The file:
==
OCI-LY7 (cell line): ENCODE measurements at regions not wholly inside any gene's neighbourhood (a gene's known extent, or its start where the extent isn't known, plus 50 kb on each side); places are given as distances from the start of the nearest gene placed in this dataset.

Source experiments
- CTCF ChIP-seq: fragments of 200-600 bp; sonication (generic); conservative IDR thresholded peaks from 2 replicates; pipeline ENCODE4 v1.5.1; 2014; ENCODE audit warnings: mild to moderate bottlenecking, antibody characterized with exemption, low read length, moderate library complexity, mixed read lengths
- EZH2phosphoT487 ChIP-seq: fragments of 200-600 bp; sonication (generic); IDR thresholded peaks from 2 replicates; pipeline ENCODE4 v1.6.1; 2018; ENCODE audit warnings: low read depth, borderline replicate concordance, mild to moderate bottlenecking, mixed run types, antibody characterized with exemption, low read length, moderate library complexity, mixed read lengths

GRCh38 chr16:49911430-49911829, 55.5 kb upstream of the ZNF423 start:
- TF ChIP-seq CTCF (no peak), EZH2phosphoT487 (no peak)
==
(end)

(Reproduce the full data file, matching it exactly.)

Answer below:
OCI-LY7 (cell line): ENCODE measurements at regions not wholly inside any gene's neighbourhood (a gene's known extent, or its start where the extent isn't known, plus 50 kb on each side); places are given as distances from the start of the nearest gene placed in this dataset.

Source experiments
- CTCF ChIP-seq: fragments of 200-600 bp; sonication (generic); conservative IDR thresholded peaks from 2 replicates; pipeline ENCODE4 v1.5.1; 2014; ENCODE audit warnings: mild to moderate bottlenecking, antibody characterized with exemption, low read length, moderate library complexity, mixed read lengths
- EZH2phosphoT487 ChIP-seq: fragments of 200-600 bp; sonication (generic); IDR thresholded peaks from 2 replicates; pipeline ENCODE4 v1.6.1; 2018; ENCODE audit warnings: low read depth, borderline replicate concordance, mild to moderate bottlenecking, mixed run types, antibody characterized with exemption, low read length, moderate library complexity, mixed read lengths

GRCh38 chr16:49911430-49911829, 55.5 kb upstream of the ZNF423 start:
- TF ChIP-seq CTCF (no peak), EZH2phosphoT487 (no peak)